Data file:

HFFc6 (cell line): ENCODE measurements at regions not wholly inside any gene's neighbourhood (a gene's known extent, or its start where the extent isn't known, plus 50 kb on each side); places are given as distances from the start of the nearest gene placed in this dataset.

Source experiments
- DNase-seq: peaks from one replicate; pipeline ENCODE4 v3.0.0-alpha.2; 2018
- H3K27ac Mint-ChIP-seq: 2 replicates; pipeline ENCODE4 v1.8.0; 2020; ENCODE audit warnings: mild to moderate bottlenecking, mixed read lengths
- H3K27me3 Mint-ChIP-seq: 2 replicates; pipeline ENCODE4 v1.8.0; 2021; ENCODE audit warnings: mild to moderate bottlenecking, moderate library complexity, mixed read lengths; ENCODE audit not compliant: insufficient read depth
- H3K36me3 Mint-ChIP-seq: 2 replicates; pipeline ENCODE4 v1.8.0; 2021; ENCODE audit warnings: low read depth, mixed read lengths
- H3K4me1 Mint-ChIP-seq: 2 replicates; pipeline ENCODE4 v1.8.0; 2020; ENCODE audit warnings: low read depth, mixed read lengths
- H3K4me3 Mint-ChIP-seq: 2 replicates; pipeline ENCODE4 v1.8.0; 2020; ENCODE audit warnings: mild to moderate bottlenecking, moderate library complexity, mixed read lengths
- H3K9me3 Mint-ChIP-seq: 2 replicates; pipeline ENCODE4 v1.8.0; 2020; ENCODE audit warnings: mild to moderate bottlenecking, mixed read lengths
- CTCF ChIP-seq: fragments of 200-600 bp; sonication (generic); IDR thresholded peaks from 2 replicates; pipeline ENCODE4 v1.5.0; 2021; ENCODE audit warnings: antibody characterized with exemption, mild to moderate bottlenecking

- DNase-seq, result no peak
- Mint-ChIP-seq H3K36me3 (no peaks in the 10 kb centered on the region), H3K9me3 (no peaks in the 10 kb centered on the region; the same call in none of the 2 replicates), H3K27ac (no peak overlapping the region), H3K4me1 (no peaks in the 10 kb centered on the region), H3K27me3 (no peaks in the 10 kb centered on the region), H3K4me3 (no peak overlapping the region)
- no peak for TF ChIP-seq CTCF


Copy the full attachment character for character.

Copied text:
HFFc6 (cell line): ENCODE measurements at regions not wholly inside any gene's neighbourhood (a gene's known extent, or its start where the extent isn't known, plus 50 kb on each side); places are given as distances from the start of the nearest gene placed in this dataset.

Source experiments
- DNase-seq: peaks from one replicate; pipeline ENCODE4 v3.0.0-alpha.2; 2018
- H3K27ac Mint-ChIP-seq: 2 replicates; pipeline ENCODE4 v1.8.0; 2020; ENCODE audit warnings: mild to moderate bottlenecking, mixed read lengths
- H3K27me3 Mint-ChIP-seq: 2 replicates; pipeline ENCODE4 v1.8.0; 2021; ENCODE audit warnings: mild to moderate bottlenecking, moderate library complexity, mixed read lengths; ENCODE audit not compliant: insufficient read depth
- H3K36me3 Mint-ChIP-seq: 2 replicates; pipeline ENCODE4 v1.8.0; 2021; ENCODE audit warnings: low read depth, mixed read lengths
- H3K4me1 Mint-ChIP-seq: 2 replicates; pipeline ENCODE4 v1.8.0; 2020; ENCODE audit warnings: low read depth, mixed read lengths
- H3K4me3 Mint-ChIP-seq: 2 replicates; pipeline ENCODE4 v1.8.0; 2020; ENCODE audit warnings: mild to moderate bottlenecking, moderate library complexity, mixed read lengths
- H3K9me3 Mint-ChIP-seq: 2 replicates; pipeline ENCODE4 v1.8.0; 2020; ENCODE audit warnings: mild to moderate bottlenecking, mixed read lengths
- CTCF ChIP-seq: fragments of 200-600 bp; sonication (generic); IDR thresholded peaks from 2 replicates; pipeline ENCODE4 v1.5.0; 2021; ENCODE audit warnings: antibody characterized with exemption, mild to moderate bottlenecking

- DNase-seq, result no peak
- Mint-ChIP-seq H3K36me3 (no peaks in the 10 kb centered on the region), H3K9me3 (no peaks in the 10 kb centered on the region; the same call in none of the 2 replicates), H3K27ac (no peak overlapping the region), H3K4me1 (no peaks in the 10 kb centered on the region), H3K27me3 (no peaks in the 10 kb centered on the region), H3K4me3 (no peak overlapping the region)
- no peak for TF ChIP-seq CTCF